Three friends – Reid (Reid Warner), Darrin (Darrin Bragg) and Ben (Ben Rovner) – travel to Nevada, so that they can infiltrate the infamous Area 51 base and uncover all of its secrets. With the help of Jelena (Jelena Nik), the daughter of a former Area 51 scientist who was killed after he went rogue, they are able to locate the classified premises. However, their curiosity gets the best of them when they find themselves in the midst of a bizarre supernatural event that awakens a mysterious, life-threatening entity of some kind.
See, this is why you don’t play with fire, kids.
Following his breakout found footage hit Paranormal Activity in 2009, many thought, Steven Spielberg of all people included, filmmaker Oren Peli was the next big thing for the horror genre since M. Night Shyamalan. Aside from slapping his name as producer on a number of other horror projects, mainly the subsequent Paranormal Activity sequels and the Insidious franchise, 2015’s Area 51 is just his second film as a director. Though shot way back in 2009, the film suffered in development hell, going through a number of rewrites and re-shoots before finally securing a release date six years later.
And after watching this slow, patience-testing bore of a film, I can definitely understand the long delay in any studio wanting to touch this film, and even now it’s barely even getting a release (aside from the on-demand platforms, only Alamo Drafthouse theaters will be playing this).
I guess I can’t criticize Peli for falling back on the tired found footage format. This was filmed back in 2009 before the low-budget style blew up into something bigger than it ever dreamed it could be. And I have been surprised before, this year even, with last month’s Unfriended. No, Peli’s problem isn’t a rehashed style, though the tricks he’s using here are just more of the same of what he did with his first film, it’s just how uneventful this film is. That’s kinda surprising coming from a man that did so much out of so little with the only good – hell, the only watchable – Paranormal Activity film.
Of course, I’m not against slow burns in horror/sci-fi films. Sticking with the found footage genre, both Paranormal Activity and The Blair Witch Project were slow burners, building up its story, characters and relationships prior to raising the tension. Two key differences, though, distinguish those two superior films from this misfire. One, the performances were effective and natural, and the relationships established felt real, so the films are still able to hold our attention even during the quieter moments. Because of that, by the time the shit does hit the fan the tension raised is earned. Reid, Darrin and Ben, on the other hand, are juvenile caricatures who show their dedication and commitment to the cause of science and uncovering the truth our government’s by hiding from us by testing out their video equipment on naked strippers giving them lap dances.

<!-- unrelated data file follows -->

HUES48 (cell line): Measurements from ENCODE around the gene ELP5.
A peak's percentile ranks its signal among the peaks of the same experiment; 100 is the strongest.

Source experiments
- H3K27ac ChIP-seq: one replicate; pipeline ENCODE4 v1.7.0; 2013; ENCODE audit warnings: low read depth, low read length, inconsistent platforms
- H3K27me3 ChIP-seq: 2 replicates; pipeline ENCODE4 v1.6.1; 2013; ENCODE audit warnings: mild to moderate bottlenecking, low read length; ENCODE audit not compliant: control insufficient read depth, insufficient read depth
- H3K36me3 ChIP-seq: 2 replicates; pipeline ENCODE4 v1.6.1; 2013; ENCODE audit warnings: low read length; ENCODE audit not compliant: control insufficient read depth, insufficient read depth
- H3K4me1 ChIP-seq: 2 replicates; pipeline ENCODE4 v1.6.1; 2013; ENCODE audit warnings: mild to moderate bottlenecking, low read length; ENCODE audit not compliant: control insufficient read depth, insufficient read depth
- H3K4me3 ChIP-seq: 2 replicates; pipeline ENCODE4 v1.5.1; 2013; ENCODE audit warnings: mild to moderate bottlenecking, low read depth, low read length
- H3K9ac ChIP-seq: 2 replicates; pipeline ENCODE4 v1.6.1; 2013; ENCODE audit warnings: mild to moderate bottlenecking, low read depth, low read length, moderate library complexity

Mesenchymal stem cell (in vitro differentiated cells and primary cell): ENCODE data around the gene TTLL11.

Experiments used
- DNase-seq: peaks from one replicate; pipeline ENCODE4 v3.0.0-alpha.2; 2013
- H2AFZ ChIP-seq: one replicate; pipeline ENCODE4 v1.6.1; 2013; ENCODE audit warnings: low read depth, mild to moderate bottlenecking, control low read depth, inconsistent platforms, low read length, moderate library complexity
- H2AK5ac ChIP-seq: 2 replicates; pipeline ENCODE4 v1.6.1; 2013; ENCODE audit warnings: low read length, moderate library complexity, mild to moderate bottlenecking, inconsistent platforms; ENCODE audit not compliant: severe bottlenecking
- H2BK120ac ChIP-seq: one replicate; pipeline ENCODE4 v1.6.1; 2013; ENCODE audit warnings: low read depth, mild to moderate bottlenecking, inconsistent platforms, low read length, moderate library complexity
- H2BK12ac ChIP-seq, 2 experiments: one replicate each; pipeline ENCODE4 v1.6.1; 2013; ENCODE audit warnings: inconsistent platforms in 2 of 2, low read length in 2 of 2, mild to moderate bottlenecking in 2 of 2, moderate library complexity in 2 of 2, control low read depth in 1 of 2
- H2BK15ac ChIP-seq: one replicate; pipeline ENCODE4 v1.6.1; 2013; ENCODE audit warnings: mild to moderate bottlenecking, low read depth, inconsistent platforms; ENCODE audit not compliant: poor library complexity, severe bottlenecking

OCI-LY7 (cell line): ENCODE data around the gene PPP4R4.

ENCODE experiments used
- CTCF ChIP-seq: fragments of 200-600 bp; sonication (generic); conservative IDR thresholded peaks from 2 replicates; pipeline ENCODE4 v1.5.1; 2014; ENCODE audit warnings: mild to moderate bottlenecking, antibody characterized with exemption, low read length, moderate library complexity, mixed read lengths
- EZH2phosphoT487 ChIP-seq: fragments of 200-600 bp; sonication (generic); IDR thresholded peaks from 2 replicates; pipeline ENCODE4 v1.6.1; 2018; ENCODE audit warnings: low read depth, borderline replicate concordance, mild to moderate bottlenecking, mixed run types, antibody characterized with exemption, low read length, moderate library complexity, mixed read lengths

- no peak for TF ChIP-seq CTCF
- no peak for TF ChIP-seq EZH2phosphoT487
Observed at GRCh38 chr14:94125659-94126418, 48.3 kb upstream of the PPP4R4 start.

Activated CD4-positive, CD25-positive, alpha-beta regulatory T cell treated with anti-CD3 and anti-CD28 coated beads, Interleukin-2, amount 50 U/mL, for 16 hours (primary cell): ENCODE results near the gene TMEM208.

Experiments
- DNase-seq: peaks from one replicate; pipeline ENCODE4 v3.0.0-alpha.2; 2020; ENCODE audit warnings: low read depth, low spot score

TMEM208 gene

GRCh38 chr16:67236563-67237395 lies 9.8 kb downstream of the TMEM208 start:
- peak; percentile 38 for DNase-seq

Francis Bacon, who first applied his scientific method toward the prolongation of life by sucking jello shots off the nipples of his young, tight-bodied female interns, would be so proud.
Secondly, in The Blair Witch Project’s case (which this film is more akin to than Peli’s Paranormal Activity ’cause of the similar Area 51 documentary-like interviews leading to the big discovery), the folklore set up within the movie’s intriguing and at the time of its release was so effectively marketed, people actually believed it was real. The efforts taken to make it look like an actual documentary is what makes it a fascinating watch. Conversely, the subject of Area 51 has been beaten to death ad nauseam. Although this isn’t to say better filmmaking hands couldn’t make this work, there’s nothing mentioned in this film that hasn’t already been retold, rehashed and regurgitated on every Discovery and History Channel special, and the fifty billion other films that have used Area 51 as its setting.
I know, you could also say the same about simple haunted house stories, right? Well, that’s when we go back to the point I made about the performances and relationships.
There is something inherently intriguing about the subject matter Area 51 has to offer, one that’s been keeping every conspiracy theorist in the country occupied for decades. In the hands of a director that turned a small ghost story into a critical and box office smash, you’d think he could make it work. But the characters in this film are so paper-thin, and the long-winded conversations about their plan, which take up most of the film, feels so tedious (it only feels that way ’cause you just don’t care about any of the characters) that any sense of danger in what they’re doing is tragically MIA. To its credit, things pick up once they’ve finally entered the base, but by then it’s already wasted an hour of it’s 90-minute run time.
More importantly, you’ve wasted 90 minutes of your life.
I give Area 51 a D+ (★½).
Review source: http://silverscreenfanatic.com/2015/05/15/area-51/